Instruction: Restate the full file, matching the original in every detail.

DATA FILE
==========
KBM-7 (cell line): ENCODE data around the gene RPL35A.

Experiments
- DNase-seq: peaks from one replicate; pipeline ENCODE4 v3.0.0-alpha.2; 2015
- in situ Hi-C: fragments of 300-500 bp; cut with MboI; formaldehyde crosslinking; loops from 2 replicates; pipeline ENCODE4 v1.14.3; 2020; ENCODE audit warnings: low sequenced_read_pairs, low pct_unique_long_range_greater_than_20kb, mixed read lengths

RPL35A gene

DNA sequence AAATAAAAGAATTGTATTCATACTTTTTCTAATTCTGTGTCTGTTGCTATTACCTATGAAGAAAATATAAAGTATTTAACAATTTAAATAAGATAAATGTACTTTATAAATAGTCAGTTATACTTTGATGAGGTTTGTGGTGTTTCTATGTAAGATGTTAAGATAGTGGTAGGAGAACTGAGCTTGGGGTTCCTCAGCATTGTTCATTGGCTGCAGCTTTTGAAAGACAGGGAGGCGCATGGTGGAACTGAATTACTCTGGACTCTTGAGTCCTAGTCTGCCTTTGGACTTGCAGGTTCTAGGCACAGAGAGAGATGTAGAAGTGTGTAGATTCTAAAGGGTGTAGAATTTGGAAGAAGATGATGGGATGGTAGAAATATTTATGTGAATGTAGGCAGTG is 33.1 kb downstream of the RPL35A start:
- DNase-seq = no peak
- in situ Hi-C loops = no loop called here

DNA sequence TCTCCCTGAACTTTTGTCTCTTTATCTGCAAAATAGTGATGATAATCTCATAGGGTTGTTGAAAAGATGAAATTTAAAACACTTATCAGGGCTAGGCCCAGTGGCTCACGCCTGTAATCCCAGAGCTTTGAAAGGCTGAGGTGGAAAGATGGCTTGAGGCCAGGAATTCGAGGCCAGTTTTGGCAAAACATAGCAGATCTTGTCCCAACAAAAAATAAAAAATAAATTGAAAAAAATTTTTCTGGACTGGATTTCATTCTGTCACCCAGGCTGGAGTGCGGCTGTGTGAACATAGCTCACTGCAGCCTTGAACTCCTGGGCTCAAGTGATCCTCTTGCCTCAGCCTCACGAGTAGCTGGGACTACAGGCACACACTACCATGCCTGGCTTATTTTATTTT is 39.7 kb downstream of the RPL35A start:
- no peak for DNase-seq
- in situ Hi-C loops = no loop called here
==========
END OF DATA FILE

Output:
KBM-7 (cell line): ENCODE data around the gene RPL35A.

Experiments
- DNase-seq: peaks from one replicate; pipeline ENCODE4 v3.0.0-alpha.2; 2015
- in situ Hi-C: fragments of 300-500 bp; cut with MboI; formaldehyde crosslinking; loops from 2 replicates; pipeline ENCODE4 v1.14.3; 2020; ENCODE audit warnings: low sequenced_read_pairs, low pct_unique_long_range_greater_than_20kb, mixed read lengths

RPL35A gene

DNA sequence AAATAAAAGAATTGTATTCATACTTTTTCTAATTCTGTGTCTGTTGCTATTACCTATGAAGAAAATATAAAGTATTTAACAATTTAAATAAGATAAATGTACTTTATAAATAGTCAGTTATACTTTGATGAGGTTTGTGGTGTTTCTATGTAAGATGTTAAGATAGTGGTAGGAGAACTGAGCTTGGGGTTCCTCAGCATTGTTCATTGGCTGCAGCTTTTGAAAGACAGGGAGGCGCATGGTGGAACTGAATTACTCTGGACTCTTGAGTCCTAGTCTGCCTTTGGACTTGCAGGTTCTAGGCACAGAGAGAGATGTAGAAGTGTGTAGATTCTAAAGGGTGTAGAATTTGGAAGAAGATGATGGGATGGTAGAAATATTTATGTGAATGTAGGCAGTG is 33.1 kb downstream of the RPL35A start:
- DNase-seq = no peak
- in situ Hi-C loops = no loop called here

DNA sequence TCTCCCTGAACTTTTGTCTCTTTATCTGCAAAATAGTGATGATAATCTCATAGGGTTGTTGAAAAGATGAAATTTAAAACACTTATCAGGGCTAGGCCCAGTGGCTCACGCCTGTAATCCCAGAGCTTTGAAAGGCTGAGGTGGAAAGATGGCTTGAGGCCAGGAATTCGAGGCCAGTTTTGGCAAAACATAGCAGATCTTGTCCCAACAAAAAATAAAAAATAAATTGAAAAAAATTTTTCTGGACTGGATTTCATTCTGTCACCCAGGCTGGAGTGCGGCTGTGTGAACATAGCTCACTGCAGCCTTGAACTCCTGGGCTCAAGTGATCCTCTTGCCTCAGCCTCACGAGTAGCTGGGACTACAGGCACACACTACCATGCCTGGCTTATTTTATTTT is 39.7 kb downstream of the RPL35A start:
- no peak for DNase-seq
- in situ Hi-C loops = no loop called here